City & Business: Enterprise offer that everyone can refuse

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The Independent Online
'THE KEY thing is to have as short a chain as possible between the boardroom and those hairy brutes out there who actually find things,' said Lasmo's chairman Rudolph Agnew last month, as his battle to fend off Enterprise Oil warmed up.

Doubtless the brutes he had in mind were the macho men who swing from the underside of oil rigs to come up with the black stuff. But Mr Agnew could have been forgiven for meaning fund managers, the hairy brutes whose job it is to find likely prospects for their portfolios.

Neither Lasmo nor Enterprise appears to have had a sufficiently short chain to their big shareholders, to judge by the evenly divided opinions greeting Enterprise's final pounds 1.5bn offer, which closes on 1 July.

However, if Enterprise has fallen short of delivering a knockout blow, Lasmo has not exactly covered itself in glory. In his latest letter to shareholders the Lasmo chief executive, Joe Darby, manages just one sentence on his own company's accomplishments: 'Lasmo's management has successfully expanded its business beyond the North Sea and has many attractive growth opportunities.'

Nevertheless, both sides have much to be modest about. It is hard to muster an irresistible list of positive reasons for Enterprise's bid to succeed. For all the slick talk of complementary oil fields and cash flows, the fact is that we are only talking about putting two exploration companies together. This is not, as the saying goes, brain surgery.

Scope for economies of scale is limited. There will be some saving in overheads, but the odds are that many of Lasmo's exploration people will leave, denying the combined group valuable alternative sources of information and views of prospects. In the oil business, two heads are often better than one.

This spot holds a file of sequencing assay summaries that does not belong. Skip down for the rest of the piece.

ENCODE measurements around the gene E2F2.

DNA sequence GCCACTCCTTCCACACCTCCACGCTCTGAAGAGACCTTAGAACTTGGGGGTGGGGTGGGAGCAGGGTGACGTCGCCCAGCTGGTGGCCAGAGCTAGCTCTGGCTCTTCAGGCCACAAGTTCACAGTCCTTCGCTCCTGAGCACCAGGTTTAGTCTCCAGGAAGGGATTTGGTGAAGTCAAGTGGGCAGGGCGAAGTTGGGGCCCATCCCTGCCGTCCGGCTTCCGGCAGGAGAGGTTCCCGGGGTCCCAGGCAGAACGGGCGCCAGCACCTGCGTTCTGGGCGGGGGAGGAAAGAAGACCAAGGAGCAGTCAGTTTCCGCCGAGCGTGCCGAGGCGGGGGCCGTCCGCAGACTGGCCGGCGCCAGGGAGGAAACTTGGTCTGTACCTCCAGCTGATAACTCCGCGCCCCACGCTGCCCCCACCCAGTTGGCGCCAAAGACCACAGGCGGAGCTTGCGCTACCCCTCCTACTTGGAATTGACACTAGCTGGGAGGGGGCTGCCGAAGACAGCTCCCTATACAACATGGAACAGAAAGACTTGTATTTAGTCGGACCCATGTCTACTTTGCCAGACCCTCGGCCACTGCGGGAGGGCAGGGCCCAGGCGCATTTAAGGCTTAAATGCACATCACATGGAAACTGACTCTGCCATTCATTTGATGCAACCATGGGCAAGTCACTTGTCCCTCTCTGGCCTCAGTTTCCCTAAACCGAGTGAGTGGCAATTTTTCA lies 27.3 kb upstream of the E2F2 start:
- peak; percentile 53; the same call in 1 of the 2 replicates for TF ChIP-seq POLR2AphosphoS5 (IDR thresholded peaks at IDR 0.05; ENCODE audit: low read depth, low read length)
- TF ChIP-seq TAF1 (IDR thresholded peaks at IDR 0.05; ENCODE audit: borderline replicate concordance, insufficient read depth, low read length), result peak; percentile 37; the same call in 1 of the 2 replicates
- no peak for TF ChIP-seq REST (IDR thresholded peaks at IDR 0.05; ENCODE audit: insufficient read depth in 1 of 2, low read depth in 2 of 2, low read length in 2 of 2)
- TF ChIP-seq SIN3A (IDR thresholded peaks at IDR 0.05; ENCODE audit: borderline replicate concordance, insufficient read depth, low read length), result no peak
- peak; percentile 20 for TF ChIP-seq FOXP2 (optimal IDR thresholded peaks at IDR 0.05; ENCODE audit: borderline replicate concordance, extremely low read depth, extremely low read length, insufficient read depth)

And with a total worth of pounds 3bn, Lasmo-Enterprise will still be a minnow in the oil business, condemned to dive in and out of the slipstream left by the big fish in the hope that it can find oil fields they have either overlooked or do not consider worth the time and effort to develop.

The logical conclusion of Enterprise chairman and chief executive Graham Hearne's case is that both companies should simply give up and offer themselves to British Petroleum or Shell. As Mr Hearne himself admits, Lasmo's board has produced no convincing arguments for continued independence. And the auguries for the oil price suggest Lasmo will continue to struggle.

Enterprise has the better financial record, and on that basis Lasmo shareholders should sell in the market and let Enterprise get on with it. However, that may not be an option for the hairy brutes among the institutional investors, many of whom hold shares in both companies. They should reject the bid - then demand either clear strategies or management changes at both companies. A strong chairman at Mr Hearne's side might be a good start.

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